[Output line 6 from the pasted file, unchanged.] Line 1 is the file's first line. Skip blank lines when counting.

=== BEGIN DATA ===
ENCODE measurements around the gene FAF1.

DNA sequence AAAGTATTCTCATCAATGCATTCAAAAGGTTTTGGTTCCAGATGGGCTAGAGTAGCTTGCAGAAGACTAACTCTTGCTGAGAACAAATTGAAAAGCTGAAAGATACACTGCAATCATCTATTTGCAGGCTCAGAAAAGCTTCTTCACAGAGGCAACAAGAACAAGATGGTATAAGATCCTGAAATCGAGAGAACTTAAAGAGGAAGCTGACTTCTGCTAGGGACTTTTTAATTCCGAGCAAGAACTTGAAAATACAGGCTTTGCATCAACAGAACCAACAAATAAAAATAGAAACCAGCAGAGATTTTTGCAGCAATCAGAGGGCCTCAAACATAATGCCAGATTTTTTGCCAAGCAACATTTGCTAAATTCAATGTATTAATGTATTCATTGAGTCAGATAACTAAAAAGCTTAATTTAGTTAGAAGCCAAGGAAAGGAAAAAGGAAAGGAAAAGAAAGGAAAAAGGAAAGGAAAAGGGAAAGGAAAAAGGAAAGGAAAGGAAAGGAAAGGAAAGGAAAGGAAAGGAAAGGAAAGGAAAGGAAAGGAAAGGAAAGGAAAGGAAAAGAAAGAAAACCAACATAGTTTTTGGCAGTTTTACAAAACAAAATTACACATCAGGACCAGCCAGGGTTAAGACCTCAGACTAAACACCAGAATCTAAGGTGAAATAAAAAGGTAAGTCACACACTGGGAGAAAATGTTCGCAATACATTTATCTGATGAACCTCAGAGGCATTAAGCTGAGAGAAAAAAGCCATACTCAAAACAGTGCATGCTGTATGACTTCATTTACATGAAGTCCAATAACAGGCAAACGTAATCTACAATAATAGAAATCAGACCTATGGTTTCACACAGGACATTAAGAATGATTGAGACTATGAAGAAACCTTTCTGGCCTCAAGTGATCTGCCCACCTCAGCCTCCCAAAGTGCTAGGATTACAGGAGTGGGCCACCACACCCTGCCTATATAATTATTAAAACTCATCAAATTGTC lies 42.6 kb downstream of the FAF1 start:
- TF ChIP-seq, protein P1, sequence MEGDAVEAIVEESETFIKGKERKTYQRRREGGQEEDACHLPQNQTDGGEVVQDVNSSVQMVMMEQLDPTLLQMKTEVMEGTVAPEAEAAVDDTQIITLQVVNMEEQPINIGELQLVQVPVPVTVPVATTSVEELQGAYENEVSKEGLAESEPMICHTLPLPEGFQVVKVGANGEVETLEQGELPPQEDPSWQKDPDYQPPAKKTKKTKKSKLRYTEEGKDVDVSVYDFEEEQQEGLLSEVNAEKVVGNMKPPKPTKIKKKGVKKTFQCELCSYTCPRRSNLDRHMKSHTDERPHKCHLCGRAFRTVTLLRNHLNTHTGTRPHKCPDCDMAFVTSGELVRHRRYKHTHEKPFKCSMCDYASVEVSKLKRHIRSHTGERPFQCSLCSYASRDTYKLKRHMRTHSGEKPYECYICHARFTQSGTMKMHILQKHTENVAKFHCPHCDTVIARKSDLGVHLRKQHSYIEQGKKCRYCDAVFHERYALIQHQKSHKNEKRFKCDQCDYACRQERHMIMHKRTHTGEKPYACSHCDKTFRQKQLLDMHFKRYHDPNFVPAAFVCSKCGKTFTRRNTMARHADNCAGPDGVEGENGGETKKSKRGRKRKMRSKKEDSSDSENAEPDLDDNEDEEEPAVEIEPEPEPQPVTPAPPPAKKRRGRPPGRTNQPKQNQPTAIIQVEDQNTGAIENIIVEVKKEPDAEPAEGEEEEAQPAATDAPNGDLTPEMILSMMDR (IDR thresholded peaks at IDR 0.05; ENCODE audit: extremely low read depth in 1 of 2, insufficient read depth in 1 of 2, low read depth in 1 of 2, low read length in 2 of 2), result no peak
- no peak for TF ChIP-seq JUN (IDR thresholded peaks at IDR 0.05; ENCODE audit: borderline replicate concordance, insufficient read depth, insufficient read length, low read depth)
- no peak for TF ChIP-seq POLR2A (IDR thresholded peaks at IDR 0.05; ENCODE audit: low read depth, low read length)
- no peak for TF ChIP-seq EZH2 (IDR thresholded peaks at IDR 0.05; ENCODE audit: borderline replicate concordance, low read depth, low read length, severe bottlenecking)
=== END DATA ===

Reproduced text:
- no peak for TF ChIP-seq EZH2 (IDR thresholded peaks at IDR 0.05; ENCODE audit: borderline replicate concordance, low read depth, low read length, severe bottlenecking)